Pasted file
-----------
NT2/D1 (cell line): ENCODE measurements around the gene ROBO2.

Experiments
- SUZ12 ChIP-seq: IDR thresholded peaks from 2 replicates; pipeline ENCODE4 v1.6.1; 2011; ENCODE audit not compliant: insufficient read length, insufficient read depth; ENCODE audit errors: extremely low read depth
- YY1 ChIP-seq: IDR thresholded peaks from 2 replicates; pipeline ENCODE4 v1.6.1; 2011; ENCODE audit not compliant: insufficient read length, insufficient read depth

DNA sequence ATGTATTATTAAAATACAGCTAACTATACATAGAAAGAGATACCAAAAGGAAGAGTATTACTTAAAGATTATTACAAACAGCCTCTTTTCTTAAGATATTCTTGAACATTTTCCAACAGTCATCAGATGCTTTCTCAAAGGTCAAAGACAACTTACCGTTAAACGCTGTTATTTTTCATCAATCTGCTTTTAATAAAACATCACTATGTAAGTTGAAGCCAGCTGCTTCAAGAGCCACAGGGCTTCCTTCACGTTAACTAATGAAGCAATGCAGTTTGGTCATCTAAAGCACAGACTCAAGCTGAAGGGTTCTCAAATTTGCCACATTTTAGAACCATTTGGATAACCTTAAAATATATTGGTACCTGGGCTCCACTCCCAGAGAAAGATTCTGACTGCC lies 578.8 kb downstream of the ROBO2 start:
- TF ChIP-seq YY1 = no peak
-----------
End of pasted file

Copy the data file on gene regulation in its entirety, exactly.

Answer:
NT2/D1 (cell line): ENCODE measurements around the gene ROBO2.

Experiments
- SUZ12 ChIP-seq: IDR thresholded peaks from 2 replicates; pipeline ENCODE4 v1.6.1; 2011; ENCODE audit not compliant: insufficient read length, insufficient read depth; ENCODE audit errors: extremely low read depth
- YY1 ChIP-seq: IDR thresholded peaks from 2 replicates; pipeline ENCODE4 v1.6.1; 2011; ENCODE audit not compliant: insufficient read length, insufficient read depth

DNA sequence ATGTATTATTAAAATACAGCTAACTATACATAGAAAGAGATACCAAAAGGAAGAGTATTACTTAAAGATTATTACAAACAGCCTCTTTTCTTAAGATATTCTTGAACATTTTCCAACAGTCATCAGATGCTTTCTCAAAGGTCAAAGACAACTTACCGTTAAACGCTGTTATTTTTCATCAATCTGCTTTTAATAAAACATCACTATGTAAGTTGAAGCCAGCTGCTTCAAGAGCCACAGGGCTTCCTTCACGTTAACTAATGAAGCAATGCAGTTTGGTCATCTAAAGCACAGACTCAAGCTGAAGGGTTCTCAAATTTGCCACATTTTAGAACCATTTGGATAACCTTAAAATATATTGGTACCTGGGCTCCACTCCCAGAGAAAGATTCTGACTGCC lies 578.8 kb downstream of the ROBO2 start:
- TF ChIP-seq YY1 = no peak